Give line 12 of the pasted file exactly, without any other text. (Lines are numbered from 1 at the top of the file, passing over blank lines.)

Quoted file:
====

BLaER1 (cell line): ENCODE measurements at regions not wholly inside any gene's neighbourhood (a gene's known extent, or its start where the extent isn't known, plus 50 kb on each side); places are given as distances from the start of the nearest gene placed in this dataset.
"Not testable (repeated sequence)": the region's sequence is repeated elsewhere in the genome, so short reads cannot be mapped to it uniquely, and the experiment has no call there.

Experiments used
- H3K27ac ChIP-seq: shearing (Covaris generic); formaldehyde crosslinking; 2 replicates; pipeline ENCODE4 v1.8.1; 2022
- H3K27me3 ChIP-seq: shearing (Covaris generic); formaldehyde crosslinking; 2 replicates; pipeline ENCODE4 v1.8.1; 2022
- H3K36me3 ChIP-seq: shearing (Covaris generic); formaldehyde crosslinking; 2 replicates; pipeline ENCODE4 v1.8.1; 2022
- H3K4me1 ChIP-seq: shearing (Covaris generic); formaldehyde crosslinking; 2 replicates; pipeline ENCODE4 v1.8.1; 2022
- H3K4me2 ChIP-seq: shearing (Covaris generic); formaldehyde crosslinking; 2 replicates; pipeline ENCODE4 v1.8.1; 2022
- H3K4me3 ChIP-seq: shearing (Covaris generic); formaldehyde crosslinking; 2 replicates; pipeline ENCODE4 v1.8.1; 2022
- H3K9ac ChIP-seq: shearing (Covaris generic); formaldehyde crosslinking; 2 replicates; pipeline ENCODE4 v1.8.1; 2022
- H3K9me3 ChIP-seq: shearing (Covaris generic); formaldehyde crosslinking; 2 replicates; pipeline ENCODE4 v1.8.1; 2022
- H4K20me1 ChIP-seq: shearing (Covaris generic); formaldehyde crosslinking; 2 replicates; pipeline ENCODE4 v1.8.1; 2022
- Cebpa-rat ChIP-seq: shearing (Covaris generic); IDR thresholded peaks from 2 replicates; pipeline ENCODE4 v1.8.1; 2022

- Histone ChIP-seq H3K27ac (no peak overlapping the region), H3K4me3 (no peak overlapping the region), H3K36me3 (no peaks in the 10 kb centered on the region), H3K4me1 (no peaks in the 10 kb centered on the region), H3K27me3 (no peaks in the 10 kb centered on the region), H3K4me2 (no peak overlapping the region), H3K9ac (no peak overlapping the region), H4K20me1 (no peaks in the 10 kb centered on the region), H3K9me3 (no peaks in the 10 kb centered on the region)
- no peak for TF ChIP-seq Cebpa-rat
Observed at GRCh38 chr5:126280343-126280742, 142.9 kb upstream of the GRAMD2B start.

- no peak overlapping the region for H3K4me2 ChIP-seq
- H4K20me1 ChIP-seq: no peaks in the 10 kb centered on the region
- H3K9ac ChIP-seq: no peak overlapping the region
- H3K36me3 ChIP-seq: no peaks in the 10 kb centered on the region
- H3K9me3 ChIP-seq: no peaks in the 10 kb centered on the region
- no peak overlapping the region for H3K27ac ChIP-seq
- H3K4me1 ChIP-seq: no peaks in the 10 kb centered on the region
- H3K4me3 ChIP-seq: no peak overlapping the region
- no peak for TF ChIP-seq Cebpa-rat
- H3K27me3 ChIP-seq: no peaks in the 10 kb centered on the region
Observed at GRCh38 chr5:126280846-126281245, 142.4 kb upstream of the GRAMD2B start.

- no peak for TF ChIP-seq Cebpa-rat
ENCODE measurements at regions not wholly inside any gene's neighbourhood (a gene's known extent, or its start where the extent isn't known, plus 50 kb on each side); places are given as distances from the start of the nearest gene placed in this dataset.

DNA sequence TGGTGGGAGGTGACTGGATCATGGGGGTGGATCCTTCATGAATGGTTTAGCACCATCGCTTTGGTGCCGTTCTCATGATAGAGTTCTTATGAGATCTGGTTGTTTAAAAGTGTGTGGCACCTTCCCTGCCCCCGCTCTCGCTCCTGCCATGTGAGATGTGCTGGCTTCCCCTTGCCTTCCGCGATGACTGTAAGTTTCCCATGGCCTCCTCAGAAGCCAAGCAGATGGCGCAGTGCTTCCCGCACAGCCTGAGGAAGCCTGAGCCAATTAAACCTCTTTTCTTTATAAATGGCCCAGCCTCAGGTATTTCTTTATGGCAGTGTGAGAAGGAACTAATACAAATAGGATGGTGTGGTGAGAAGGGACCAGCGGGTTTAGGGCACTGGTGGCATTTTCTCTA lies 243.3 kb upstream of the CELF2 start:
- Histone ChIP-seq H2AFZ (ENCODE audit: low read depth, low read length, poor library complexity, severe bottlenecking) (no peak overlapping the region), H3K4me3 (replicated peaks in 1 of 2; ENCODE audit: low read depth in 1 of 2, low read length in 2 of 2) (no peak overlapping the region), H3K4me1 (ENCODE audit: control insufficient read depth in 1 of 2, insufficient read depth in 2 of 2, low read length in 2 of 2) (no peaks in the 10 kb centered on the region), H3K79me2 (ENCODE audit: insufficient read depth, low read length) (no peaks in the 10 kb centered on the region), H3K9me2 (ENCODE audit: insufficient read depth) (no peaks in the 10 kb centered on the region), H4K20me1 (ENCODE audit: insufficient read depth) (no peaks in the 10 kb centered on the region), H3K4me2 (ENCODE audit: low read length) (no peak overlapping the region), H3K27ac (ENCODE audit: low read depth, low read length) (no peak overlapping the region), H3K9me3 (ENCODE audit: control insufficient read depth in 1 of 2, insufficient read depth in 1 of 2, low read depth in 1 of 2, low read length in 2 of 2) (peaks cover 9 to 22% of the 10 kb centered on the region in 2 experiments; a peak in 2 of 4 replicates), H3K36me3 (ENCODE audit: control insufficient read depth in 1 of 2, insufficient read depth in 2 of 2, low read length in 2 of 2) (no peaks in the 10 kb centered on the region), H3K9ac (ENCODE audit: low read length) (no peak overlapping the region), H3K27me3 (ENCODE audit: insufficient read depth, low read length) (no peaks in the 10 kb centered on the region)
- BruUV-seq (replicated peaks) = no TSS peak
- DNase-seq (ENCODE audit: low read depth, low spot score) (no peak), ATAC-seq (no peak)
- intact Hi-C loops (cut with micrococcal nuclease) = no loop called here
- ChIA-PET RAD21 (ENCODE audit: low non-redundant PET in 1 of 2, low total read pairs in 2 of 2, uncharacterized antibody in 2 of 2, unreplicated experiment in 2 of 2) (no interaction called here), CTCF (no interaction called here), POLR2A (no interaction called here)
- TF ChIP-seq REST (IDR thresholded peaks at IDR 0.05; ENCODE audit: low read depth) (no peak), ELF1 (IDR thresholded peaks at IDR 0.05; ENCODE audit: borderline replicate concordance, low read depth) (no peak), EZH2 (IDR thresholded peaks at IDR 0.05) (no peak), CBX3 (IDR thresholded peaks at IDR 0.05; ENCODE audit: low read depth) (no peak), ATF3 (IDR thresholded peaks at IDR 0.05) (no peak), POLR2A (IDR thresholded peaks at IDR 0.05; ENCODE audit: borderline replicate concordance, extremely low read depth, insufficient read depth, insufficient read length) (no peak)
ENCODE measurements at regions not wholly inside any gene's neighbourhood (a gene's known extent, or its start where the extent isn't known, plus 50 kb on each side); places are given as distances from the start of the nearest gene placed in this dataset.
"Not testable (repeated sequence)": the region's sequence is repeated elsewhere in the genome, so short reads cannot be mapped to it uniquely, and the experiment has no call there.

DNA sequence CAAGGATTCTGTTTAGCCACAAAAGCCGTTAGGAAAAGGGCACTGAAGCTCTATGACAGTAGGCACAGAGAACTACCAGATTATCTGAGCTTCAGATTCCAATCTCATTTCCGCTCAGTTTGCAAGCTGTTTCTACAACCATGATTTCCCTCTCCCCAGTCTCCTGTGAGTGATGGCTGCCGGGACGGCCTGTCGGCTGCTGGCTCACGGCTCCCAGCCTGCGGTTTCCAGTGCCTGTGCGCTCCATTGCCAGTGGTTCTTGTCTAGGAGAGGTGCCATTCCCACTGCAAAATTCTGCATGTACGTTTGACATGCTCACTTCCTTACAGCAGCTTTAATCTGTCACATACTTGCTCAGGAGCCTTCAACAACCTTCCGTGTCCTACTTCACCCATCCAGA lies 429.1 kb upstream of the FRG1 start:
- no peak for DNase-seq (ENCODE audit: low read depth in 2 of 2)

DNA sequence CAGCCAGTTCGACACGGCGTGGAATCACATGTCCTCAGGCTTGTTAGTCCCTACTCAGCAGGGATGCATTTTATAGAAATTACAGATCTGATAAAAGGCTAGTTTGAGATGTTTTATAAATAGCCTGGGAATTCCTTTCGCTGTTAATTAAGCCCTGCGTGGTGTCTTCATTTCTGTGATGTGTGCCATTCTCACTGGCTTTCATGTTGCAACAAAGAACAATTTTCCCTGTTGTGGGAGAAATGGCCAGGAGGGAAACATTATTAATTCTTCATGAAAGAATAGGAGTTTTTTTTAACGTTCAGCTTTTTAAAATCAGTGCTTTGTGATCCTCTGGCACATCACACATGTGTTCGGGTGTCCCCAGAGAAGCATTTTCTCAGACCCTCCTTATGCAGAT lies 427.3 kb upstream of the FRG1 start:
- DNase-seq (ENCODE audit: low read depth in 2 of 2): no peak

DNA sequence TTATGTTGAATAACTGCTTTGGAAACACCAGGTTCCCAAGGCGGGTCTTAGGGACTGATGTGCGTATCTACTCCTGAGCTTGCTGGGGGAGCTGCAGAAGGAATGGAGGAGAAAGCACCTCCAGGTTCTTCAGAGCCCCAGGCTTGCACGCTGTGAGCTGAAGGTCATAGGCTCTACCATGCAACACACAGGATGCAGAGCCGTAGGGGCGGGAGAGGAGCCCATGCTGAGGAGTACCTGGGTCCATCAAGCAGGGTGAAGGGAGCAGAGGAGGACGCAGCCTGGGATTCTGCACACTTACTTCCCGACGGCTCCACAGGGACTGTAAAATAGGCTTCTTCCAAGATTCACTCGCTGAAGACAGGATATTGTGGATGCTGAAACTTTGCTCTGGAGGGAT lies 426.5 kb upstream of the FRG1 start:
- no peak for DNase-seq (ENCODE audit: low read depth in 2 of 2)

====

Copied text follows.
- H4K20me1 ChIP-seq: shearing (Covaris generic); formaldehyde crosslinking; 2 replicates; pipeline ENCODE4 v1.8.1; 2022